Repository URL:
http://philsci-archive.pitt.edu/id/eprint/9889
Author(s):
Moti Mizrahi
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preprint description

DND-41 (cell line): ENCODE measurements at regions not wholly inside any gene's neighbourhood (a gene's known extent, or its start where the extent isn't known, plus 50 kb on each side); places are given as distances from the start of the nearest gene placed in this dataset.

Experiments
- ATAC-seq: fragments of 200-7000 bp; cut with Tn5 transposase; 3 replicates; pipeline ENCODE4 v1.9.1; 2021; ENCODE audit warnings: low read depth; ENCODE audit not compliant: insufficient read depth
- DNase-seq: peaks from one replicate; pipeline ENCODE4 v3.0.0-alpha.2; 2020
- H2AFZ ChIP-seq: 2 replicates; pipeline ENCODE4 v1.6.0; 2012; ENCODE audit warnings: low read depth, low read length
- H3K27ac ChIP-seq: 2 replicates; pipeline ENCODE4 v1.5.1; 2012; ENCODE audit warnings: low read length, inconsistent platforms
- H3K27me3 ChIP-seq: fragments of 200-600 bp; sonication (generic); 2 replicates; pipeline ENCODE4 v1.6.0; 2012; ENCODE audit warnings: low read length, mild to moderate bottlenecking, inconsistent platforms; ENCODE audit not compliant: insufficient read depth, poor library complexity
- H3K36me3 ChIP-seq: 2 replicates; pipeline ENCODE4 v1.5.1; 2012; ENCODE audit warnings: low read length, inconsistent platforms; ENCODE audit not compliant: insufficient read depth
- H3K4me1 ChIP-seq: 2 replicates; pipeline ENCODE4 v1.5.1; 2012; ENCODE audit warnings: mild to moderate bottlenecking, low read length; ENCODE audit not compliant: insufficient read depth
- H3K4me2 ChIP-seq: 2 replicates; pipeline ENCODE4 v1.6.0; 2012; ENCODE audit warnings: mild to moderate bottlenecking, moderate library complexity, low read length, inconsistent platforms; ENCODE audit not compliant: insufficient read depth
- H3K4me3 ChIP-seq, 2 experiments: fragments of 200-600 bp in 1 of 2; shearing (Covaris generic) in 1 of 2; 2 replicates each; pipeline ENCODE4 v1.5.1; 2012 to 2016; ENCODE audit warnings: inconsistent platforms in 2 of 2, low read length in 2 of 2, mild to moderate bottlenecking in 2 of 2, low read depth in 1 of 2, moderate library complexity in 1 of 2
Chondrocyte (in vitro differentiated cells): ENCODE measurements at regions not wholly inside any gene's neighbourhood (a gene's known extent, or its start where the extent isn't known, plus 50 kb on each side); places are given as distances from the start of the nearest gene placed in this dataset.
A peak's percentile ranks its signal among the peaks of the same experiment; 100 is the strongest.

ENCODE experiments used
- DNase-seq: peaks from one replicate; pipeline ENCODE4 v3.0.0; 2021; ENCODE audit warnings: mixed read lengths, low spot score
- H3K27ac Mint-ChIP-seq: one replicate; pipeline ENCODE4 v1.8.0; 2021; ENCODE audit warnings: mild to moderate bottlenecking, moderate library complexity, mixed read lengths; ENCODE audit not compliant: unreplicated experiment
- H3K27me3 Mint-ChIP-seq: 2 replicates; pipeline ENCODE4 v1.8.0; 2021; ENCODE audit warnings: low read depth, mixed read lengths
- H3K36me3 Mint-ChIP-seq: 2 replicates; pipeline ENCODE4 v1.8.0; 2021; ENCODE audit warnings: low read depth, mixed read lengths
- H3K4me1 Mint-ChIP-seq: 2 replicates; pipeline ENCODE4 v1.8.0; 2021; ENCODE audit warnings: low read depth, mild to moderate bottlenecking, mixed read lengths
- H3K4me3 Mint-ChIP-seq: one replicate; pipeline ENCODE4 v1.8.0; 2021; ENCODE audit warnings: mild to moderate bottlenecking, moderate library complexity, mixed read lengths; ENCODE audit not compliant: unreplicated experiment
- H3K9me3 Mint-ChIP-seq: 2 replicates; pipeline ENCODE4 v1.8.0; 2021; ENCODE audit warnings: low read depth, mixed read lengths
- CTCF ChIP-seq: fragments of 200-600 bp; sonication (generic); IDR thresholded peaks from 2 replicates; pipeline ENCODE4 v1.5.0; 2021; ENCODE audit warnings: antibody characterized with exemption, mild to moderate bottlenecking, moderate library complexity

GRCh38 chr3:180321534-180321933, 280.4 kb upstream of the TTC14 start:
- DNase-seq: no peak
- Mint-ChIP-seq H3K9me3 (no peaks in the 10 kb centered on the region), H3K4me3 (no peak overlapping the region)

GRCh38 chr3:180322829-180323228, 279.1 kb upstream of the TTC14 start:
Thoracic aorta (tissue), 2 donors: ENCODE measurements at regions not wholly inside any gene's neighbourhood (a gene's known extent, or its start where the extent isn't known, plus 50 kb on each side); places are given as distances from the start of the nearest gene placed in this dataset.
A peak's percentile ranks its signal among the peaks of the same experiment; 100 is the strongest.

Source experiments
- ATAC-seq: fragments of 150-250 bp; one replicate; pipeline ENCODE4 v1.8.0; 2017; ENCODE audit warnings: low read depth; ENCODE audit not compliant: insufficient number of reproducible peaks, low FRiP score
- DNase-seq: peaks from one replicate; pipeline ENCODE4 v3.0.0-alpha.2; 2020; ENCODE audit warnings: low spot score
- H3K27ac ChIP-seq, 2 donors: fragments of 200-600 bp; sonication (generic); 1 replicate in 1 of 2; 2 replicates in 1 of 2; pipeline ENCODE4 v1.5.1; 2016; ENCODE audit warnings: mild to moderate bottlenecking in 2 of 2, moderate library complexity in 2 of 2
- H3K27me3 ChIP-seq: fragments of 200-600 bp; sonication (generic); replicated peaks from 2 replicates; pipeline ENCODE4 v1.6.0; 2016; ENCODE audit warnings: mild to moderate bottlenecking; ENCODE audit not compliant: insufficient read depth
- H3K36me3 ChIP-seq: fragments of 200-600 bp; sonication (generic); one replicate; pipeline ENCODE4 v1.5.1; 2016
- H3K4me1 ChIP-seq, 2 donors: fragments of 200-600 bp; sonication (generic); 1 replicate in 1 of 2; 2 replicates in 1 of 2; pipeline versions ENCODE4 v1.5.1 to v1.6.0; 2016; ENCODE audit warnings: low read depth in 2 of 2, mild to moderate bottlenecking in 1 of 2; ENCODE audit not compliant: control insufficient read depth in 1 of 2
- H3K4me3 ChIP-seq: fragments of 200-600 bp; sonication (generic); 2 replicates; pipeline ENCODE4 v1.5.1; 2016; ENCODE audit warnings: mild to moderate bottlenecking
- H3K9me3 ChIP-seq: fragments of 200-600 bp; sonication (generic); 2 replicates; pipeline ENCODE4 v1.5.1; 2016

Alexander Bird argues for an epistemic account of scientific progress, whereas Darrell Rowbottom argues for a semantic account. Both appeal to intuitions about hypothetical cases in support of their accounts. Since the methodological significance of such appeals to intuition is unclear, I think that a new approach might be fruitful at this stage in the debate. So I propose to abandon appeals to intuition and look at scientific practice instead. I discuss two cases that illustrate the way in which scientists make judgments about progress. As far as scientists are concerned, progress is made when scientific discoveries contribute to the increase of scientific knowledge of the following sorts: empirical, theoretical, practical, and methodological. I then propose to articulate an account of progress that does justice to this broad conception of progress employed by scientists. I discuss one way of doing so, namely, by expanding our notion of scientific knowledge to include both know-that and know-how.

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